Livelihood strategies of people surrounding the Sundarbans mangrove forest

  • Abu Nasar Mohammad Abdullah

    Student thesis: Doctor of Philosophy (PhD) - CDU


    This thesis investigates the livelihoods of people living beside the vast Sundarbans mangrove forest in Bangladesh. The study examines how household assets, livelihood strategies and outcomes vary among households and the roles played in those livelihoods of the mangrove resources and shrimp farming. It also examines the vulnerabilities of these livelihoods, particularly to the cyclones that periodically affect the region. Policy responses addressing these issues are also evaluated. The research is informed by the sustainable livelihood framework and is based on household surveys, key informant interviews, focus group discussions and policy analysis. The research found that lower income households depend heavily on forest resources which help alleviate poverty and reduce income inequality. Constraints on access, resource variability and attacks by pirates and wildlife were the principal vulnerabilities of the mangrove dependent households. In contrast, commercial shrimp aquaculture had widened inequality. While shrimp aquaculture was important to higher income households, particularly land-owning households, it has led to loss of agriculture, livestock and access to land of lower income households. After a cyclone, however, higher income shrimp-farming households were more vulnerable than the poorer mangrove resource collectors. The cyclone destroyed assets, displaced people and prevented delivery of services. It was concluded that polices related to forest, shrimp aquaculture and disaster are inadequate, inconsistent and irrelevant and institutions charged with resource management performed poorly with respect to livelihoods and conservation of resources. The study recommends that policy approaches be adopted that ensure equitable growth by creating a balanced asset base within a livelihood framework with multiple interventions working simultaneously. This would facilitate favourable livelihood outcomes for the households surrounding the Sundarbans and would be valuable to the managers of coastal communities in relation to poverty alleviation and promotion of environmentally sustainable livelihoods, not only in Bangladesh but in other parts of the world.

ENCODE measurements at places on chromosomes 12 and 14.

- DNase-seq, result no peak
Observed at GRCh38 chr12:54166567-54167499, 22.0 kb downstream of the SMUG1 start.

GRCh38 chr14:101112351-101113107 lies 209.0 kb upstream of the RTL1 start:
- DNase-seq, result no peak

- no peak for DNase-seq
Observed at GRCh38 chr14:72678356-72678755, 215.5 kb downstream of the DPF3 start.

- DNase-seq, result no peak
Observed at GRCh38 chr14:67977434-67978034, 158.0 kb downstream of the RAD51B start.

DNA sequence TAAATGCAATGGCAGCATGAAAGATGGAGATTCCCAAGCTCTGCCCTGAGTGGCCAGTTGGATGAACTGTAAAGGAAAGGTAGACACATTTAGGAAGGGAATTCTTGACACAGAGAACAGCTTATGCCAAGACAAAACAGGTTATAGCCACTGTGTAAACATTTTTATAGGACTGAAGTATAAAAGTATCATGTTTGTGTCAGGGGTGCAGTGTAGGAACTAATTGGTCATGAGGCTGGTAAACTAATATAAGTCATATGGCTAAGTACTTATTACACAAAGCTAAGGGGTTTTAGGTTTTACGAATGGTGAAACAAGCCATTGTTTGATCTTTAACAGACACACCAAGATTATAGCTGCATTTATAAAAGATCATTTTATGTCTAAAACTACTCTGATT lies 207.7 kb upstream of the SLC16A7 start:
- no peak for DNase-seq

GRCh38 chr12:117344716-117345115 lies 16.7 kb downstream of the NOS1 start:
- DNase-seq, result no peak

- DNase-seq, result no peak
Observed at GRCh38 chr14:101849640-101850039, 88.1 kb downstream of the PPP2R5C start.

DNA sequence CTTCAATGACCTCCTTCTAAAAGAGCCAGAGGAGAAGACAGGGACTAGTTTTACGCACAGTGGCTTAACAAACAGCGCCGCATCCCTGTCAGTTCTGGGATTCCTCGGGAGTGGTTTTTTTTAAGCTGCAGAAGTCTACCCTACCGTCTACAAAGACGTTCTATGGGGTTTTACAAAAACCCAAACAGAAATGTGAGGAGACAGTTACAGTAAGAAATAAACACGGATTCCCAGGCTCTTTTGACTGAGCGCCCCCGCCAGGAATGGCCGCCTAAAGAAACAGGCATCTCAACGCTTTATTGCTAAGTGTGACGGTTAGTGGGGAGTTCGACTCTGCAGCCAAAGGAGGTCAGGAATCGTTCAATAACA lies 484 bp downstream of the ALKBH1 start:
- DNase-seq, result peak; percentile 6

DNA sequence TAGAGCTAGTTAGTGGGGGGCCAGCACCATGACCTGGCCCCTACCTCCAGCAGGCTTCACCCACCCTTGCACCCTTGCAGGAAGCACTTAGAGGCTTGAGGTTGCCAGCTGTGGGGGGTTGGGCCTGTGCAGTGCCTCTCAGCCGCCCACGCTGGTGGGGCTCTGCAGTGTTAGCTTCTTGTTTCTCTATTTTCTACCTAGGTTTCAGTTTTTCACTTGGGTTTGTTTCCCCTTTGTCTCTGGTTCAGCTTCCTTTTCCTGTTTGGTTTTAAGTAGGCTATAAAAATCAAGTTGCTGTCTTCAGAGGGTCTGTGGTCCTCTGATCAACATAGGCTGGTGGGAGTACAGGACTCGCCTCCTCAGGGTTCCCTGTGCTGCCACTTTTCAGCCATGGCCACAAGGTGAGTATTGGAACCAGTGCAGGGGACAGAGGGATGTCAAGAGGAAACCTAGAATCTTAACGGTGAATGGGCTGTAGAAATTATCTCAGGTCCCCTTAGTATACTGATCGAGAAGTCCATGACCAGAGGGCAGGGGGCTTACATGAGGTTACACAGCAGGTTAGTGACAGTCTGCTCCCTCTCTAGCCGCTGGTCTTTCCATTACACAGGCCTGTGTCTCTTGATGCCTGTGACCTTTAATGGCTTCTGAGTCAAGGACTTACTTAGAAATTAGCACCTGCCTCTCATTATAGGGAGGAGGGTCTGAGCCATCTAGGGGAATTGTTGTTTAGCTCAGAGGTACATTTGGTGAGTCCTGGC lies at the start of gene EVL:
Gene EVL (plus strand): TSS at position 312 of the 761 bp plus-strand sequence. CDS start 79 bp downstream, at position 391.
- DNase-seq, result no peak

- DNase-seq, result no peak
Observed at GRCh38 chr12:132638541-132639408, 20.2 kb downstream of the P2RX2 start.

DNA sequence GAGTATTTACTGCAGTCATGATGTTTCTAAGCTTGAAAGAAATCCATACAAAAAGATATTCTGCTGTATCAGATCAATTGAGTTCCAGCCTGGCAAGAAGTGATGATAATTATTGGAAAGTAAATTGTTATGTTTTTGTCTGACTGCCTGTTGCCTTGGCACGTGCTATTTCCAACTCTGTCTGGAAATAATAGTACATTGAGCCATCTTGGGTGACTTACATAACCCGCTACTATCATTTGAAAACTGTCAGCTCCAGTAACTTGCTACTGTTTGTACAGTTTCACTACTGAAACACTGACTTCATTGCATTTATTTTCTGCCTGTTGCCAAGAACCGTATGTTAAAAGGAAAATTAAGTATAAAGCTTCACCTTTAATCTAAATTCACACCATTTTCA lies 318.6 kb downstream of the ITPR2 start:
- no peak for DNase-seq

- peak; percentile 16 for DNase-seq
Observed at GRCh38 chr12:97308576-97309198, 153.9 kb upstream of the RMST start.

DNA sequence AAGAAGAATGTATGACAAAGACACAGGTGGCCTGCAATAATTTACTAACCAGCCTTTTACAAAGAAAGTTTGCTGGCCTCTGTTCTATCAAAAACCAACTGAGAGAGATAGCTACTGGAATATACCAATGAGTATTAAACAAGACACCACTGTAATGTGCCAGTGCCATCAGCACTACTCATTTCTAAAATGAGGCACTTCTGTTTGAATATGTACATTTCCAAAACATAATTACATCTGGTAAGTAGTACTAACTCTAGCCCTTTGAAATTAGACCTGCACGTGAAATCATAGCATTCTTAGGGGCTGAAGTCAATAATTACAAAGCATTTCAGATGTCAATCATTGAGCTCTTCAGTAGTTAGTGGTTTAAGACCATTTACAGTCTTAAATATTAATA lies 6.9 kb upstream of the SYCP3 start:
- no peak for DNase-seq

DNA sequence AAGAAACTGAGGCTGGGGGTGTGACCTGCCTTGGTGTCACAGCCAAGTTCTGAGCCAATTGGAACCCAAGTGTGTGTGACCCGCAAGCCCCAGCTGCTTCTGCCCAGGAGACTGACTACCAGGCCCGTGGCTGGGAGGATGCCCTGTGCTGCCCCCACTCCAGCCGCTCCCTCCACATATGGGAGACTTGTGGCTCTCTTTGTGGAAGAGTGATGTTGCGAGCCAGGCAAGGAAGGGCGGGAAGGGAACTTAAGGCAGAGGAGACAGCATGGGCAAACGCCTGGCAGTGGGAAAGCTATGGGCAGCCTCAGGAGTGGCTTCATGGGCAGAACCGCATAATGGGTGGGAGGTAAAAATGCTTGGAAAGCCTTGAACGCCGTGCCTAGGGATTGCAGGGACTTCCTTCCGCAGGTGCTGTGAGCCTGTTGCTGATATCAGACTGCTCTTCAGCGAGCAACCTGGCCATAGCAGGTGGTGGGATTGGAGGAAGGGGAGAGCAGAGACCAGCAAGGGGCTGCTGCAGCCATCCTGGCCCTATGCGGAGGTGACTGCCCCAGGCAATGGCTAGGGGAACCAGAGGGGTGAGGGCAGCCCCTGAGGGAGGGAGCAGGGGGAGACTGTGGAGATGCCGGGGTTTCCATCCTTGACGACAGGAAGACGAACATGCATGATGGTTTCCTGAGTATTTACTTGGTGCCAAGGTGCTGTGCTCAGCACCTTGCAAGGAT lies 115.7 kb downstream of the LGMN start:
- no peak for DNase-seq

Date of AwardJul 2014
    Original languageEnglish
    SupervisorNatasha Stacey (Supervisor)

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